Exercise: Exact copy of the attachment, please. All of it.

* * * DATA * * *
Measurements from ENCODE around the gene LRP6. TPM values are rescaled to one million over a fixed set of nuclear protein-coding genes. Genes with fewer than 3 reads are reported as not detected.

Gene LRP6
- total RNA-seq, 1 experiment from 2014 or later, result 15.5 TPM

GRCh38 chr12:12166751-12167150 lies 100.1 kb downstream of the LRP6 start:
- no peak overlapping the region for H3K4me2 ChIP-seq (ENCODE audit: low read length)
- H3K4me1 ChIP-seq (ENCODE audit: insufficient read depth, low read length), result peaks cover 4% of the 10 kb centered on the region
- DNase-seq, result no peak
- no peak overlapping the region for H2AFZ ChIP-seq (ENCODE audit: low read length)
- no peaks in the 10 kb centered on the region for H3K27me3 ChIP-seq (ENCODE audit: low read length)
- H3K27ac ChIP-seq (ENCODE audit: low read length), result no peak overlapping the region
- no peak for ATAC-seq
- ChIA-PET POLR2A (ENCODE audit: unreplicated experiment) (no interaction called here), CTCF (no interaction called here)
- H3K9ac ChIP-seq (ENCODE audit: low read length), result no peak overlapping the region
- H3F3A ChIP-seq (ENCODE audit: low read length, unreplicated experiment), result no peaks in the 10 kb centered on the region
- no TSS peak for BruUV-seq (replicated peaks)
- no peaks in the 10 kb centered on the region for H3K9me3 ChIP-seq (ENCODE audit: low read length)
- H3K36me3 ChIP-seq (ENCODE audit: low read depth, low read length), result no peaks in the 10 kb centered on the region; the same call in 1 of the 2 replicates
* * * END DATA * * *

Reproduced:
Measurements from ENCODE around the gene LRP6. TPM values are rescaled to one million over a fixed set of nuclear protein-coding genes. Genes with fewer than 3 reads are reported as not detected.

Gene LRP6
- total RNA-seq, 1 experiment from 2014 or later, result 15.5 TPM

GRCh38 chr12:12166751-12167150 lies 100.1 kb downstream of the LRP6 start:
- no peak overlapping the region for H3K4me2 ChIP-seq (ENCODE audit: low read length)
- H3K4me1 ChIP-seq (ENCODE audit: insufficient read depth, low read length), result peaks cover 4% of the 10 kb centered on the region
- DNase-seq, result no peak
- no peak overlapping the region for H2AFZ ChIP-seq (ENCODE audit: low read length)
- no peaks in the 10 kb centered on the region for H3K27me3 ChIP-seq (ENCODE audit: low read length)
- H3K27ac ChIP-seq (ENCODE audit: low read length), result no peak overlapping the region
- no peak for ATAC-seq
- ChIA-PET POLR2A (ENCODE audit: unreplicated experiment) (no interaction called here), CTCF (no interaction called here)
- H3K9ac ChIP-seq (ENCODE audit: low read length), result no peak overlapping the region
- H3F3A ChIP-seq (ENCODE audit: low read length, unreplicated experiment), result no peaks in the 10 kb centered on the region
- no TSS peak for BruUV-seq (replicated peaks)
- no peaks in the 10 kb centered on the region for H3K9me3 ChIP-seq (ENCODE audit: low read length)
- H3K36me3 ChIP-seq (ENCODE audit: low read depth, low read length), result no peaks in the 10 kb centered on the region; the same call in 1 of the 2 replicates